George struggling to stay afloat in State politics

His latest remark is a continuation of his rift with a section of Muslims

Published - May 01, 2022 07:51 pm IST - KOTTAYAM

In his address at the Ananthapuri Hindu Maha Sammelan last Friday, former legislator P.C. George ramped up his rhetoric against the Muslim community – a tediously recurring characteristic of his public speeches of late.

The episode, which is the latest in the long list of controversies he has courted in his political life, is widely regarded as the continuation of a widening discord between him and a section of the Muslim electorate since Parliament elections of 2019.

Using more inflammatory language than many of far-right outfits, Mr. George has effectively fashioned a narrative linking Muslims to an uptick in conversion of Christian and Hindu girls and perceived strains on the social fabric of the State. His key themes - from love jihad to Islamic terrorism and rising crimes - have taken up more space in the public discourse of central Kerala in recent years.

Despite the staunch opposition from the ruling coalition as well as the Opposition parties, Mr. George, apparently desperate to remain relevant in the State politics, has continued to ride the widening trust deficit between Christians and Muslims, a concern legitimised by the Catholic church through Bishop Mar Joseph Kallarangatt.

The collision course, however, has not been without setbacks. Having contested as an Independent, Mr. George lost his sitting seat at Poonjar in the Assembly elections last year primarily owing to a consolidation of Muslim votes against him.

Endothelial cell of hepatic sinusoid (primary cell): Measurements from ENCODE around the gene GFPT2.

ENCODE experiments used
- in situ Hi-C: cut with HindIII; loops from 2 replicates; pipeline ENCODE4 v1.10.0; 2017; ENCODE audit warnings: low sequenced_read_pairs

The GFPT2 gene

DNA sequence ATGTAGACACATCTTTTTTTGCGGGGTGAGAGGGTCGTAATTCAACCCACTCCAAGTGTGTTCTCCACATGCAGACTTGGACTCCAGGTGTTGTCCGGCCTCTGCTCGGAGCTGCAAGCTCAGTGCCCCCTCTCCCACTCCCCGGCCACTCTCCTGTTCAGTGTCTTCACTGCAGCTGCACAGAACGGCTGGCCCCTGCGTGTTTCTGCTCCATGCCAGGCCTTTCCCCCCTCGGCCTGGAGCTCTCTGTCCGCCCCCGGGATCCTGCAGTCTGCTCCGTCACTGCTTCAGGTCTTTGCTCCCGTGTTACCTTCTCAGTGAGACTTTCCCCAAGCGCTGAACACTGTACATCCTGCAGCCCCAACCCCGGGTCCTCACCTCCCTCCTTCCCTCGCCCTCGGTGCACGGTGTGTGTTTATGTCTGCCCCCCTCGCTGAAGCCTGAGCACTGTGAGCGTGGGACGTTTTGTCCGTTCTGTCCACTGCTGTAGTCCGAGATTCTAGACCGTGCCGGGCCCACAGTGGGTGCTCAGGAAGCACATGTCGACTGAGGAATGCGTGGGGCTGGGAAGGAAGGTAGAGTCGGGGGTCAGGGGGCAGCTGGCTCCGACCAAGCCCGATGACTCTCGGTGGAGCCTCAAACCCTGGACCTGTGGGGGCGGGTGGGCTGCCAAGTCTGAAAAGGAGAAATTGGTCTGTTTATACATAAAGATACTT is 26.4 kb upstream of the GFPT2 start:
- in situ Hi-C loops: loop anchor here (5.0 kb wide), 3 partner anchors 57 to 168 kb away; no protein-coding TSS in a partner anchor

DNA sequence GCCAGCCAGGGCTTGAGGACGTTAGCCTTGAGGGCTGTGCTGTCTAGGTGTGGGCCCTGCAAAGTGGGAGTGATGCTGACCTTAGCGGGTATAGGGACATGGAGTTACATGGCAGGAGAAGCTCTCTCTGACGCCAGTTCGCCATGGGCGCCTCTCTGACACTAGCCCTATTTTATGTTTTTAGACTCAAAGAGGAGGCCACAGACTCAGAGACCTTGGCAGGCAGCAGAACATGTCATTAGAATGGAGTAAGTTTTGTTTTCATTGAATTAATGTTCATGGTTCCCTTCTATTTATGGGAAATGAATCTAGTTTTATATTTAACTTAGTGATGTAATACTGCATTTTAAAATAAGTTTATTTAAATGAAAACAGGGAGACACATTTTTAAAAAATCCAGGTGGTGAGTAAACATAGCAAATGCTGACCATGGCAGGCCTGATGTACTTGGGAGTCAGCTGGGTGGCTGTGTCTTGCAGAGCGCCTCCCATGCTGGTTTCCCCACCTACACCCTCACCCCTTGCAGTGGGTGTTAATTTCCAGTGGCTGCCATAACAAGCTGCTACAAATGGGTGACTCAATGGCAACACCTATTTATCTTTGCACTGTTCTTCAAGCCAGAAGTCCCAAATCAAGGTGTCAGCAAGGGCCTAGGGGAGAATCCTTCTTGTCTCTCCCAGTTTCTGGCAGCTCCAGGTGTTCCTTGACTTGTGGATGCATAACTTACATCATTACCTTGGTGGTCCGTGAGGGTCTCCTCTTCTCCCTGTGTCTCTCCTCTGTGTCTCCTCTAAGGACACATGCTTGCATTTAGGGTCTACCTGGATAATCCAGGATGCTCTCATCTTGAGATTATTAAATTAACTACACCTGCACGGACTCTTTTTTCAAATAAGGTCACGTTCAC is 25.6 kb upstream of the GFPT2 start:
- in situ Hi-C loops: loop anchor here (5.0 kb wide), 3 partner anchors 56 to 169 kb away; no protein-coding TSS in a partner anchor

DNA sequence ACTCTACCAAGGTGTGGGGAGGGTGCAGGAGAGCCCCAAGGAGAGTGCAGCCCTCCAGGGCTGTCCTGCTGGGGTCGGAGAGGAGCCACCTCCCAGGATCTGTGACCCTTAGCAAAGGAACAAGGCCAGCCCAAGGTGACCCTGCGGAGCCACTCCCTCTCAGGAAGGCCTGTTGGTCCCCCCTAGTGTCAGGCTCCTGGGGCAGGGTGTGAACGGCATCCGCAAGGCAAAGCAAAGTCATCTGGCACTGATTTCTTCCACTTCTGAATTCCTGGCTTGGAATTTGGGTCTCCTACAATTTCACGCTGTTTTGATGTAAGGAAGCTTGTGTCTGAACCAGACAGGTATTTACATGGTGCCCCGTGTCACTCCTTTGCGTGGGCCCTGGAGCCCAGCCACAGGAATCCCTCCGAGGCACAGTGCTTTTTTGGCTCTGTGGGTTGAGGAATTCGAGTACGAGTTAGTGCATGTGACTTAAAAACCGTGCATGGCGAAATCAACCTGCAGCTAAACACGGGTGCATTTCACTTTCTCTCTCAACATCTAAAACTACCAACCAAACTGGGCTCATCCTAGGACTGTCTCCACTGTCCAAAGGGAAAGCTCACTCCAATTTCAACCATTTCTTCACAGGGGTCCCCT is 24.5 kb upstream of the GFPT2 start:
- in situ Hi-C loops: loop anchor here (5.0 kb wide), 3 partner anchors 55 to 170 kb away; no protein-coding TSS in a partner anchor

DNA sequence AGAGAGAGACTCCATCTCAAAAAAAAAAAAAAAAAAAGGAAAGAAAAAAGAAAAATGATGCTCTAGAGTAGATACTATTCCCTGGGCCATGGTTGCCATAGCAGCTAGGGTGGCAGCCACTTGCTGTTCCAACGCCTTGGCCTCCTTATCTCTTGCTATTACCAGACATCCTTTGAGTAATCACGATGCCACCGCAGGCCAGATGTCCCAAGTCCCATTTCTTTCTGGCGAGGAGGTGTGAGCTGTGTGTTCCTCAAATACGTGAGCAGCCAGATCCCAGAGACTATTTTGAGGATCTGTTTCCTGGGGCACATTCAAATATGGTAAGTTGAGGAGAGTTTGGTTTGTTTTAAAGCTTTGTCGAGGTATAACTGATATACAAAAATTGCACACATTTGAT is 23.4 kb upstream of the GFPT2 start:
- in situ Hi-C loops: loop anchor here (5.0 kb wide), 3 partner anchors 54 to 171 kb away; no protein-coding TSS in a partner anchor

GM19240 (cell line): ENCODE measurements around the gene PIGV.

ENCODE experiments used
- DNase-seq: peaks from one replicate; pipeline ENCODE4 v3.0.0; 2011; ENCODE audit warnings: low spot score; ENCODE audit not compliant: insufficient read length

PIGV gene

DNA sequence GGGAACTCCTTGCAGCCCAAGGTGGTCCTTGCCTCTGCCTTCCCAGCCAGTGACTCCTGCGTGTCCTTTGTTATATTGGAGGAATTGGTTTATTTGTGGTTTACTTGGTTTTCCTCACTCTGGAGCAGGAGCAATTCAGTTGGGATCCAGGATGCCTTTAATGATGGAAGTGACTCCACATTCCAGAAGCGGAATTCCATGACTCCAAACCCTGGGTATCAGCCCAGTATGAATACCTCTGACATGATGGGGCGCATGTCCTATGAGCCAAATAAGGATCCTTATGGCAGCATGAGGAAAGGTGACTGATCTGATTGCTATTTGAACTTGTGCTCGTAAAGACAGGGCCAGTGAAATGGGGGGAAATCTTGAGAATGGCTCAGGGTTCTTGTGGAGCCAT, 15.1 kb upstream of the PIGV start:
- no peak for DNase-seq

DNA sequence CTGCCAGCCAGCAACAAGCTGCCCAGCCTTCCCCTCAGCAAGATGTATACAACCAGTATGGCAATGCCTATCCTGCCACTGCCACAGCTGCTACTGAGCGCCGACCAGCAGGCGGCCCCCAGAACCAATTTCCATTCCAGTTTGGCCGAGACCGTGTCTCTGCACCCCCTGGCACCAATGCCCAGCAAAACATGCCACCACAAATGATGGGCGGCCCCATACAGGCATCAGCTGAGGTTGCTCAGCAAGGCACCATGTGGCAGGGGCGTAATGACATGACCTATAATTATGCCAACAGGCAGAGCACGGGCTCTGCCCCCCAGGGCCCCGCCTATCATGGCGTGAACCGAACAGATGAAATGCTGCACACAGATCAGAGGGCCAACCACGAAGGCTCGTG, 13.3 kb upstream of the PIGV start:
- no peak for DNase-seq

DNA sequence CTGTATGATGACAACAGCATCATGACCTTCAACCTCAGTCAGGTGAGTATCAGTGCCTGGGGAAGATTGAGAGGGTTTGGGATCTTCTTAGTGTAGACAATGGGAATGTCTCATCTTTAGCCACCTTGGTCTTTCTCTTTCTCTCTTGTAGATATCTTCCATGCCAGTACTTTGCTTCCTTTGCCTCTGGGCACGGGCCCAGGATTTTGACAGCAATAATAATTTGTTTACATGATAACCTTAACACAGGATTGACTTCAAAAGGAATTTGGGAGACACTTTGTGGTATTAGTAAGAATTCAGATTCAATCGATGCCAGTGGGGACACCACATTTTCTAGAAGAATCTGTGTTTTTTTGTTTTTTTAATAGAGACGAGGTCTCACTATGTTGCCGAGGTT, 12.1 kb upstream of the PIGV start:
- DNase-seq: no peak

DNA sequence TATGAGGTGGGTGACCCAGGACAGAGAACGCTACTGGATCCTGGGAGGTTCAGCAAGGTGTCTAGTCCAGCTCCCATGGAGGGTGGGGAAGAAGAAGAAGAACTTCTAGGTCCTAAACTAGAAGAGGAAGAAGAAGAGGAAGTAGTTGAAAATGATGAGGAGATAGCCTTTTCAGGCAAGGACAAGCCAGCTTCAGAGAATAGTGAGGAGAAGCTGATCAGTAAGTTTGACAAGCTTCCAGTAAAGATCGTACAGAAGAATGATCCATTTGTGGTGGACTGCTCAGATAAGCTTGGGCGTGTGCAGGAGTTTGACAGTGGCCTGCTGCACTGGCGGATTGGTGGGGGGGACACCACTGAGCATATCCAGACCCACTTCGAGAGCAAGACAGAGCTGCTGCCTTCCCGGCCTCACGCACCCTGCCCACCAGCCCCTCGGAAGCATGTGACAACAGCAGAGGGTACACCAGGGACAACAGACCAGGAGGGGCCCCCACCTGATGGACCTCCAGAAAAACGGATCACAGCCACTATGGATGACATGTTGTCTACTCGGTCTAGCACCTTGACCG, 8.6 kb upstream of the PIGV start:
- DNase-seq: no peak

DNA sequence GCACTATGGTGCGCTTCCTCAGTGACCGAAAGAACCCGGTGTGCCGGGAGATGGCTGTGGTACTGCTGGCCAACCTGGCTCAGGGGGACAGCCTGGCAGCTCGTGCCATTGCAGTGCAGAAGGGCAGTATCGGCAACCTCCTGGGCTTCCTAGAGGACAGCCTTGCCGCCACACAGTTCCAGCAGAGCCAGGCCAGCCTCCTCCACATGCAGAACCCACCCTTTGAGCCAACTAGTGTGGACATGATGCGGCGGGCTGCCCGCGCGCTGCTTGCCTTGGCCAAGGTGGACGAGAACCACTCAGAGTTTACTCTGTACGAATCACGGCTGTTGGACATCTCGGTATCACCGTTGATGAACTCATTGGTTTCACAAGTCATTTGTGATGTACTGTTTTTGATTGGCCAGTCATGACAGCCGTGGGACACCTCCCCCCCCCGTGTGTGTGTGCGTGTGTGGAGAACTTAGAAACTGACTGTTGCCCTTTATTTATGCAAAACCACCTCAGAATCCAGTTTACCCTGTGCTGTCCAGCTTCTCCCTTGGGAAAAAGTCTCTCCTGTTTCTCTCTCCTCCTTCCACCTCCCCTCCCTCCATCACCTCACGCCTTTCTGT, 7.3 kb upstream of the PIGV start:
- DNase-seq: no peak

Prior to the loss, he had to pull back from the election campaign at Erattupetta after being consistently booed and heckled for his anti-Muslim remarks. In view of the stiff opposition, Mr. George issued an unconditional apology and tried moving on. It, however, cut no ice with the protesters who appeared intent on forcing him to eat humble pie.

Having worked with both major splinter groups of the Kerala Congress respectively led by P.J. Joseph and K.M. Mani, Mr. George later floated his own outfit, the Kerala Congress (Secular) which became a constituent of the Left Democratic Front (LDF) and later merged with the Kerala Congress (M) in 2008. He was expelled from the party in 2016 after he fell out with party leader K.M. Mani.

Later in 2019, he floated another party named the Kerala Janapaksham (Secular), which joined the National Democratic Alliance (NDA) just ahead of Parliament elections in 2019. The move, which came in the back drop of the Sabarimala protests led by the Sangh Parivar organisations, backfired and Mr. George exited from the association.

His relationship with the Muslim electorate, however, had already begun to sour by then and it took a turn for the worse when Mr. George allegedly termed the Muslims of Erattupetta as terrorists - a remark he has since denied.

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